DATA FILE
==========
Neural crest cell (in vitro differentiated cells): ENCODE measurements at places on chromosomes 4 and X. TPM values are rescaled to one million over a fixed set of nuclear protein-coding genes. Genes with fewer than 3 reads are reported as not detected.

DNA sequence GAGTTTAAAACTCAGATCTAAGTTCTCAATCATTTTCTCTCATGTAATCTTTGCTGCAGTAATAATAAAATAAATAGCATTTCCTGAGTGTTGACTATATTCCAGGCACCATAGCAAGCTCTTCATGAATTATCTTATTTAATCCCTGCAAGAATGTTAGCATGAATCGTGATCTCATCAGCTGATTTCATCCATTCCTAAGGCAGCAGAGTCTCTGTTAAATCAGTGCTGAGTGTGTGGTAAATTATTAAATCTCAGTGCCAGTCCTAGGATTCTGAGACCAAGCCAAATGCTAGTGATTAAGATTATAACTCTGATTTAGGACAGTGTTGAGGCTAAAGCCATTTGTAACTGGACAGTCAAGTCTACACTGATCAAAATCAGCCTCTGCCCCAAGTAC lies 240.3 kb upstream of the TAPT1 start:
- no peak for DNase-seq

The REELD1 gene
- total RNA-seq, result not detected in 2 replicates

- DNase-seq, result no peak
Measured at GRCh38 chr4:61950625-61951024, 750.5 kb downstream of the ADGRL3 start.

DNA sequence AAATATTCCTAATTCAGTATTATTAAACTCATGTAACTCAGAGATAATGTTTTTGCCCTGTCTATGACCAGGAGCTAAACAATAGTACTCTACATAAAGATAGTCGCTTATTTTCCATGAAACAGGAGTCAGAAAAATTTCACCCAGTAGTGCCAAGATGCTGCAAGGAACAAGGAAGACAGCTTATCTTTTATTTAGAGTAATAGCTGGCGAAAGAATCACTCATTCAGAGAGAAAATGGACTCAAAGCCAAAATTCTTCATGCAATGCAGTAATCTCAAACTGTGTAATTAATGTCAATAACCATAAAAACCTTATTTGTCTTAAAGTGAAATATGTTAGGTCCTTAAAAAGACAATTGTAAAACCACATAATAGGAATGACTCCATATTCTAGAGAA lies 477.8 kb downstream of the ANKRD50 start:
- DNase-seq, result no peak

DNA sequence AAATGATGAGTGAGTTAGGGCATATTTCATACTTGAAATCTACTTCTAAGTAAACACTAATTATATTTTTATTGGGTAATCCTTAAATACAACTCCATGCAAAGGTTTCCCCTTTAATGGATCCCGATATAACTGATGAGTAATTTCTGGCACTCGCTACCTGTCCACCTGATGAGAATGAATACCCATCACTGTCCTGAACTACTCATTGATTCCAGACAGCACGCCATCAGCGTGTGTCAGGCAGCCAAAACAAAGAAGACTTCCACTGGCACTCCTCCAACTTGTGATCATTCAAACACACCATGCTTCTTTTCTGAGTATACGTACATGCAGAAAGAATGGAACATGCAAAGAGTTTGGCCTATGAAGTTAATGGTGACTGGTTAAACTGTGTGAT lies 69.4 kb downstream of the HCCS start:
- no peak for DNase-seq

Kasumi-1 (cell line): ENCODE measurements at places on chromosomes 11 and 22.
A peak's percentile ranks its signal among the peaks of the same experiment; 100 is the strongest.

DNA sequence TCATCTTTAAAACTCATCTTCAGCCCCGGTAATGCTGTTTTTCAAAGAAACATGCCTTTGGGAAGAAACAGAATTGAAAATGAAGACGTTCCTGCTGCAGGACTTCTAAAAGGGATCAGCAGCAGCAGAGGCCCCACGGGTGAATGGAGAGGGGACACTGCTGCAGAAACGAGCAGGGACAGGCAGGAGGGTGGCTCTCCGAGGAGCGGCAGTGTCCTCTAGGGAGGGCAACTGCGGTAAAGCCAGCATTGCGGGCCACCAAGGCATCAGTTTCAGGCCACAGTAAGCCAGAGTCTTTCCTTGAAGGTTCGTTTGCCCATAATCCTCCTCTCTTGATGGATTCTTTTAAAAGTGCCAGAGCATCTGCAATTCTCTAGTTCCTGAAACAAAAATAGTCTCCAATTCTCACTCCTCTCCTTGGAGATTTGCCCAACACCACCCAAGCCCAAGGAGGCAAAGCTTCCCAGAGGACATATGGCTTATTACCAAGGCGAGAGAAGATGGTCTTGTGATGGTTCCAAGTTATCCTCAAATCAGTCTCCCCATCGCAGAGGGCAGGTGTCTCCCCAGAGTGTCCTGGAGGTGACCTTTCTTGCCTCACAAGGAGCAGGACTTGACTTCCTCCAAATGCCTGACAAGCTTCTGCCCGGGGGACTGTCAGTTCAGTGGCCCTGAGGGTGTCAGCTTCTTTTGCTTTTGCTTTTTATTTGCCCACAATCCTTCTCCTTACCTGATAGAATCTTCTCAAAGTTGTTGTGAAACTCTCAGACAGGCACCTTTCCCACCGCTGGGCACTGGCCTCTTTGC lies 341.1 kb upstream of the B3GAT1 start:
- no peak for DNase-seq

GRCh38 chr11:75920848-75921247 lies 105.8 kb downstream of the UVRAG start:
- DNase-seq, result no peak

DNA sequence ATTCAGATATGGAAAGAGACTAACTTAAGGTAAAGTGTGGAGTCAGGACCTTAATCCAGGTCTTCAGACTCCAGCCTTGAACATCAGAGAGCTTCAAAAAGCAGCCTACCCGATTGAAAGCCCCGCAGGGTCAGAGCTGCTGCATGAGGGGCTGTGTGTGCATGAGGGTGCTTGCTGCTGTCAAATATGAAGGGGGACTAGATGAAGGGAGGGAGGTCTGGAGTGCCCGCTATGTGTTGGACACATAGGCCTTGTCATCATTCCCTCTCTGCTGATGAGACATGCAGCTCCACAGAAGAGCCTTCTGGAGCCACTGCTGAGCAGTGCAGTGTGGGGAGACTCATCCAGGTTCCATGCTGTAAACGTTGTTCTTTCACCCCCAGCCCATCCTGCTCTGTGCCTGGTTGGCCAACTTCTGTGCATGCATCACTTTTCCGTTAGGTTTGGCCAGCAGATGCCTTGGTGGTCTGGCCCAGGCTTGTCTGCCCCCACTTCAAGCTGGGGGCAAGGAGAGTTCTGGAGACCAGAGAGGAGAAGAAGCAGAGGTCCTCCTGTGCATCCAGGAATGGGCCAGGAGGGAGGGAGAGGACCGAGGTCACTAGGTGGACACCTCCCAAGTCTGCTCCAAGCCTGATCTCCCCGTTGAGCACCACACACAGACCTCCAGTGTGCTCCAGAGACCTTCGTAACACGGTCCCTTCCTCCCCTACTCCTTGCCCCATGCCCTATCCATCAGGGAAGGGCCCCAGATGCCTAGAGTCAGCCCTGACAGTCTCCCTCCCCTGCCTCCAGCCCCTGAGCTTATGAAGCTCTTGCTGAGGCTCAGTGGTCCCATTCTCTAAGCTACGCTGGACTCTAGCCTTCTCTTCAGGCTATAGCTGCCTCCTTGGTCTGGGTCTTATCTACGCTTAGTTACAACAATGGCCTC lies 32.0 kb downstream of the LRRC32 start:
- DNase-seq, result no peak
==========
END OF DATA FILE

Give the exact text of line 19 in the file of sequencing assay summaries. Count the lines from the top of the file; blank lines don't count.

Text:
- DNase-seq, result no peak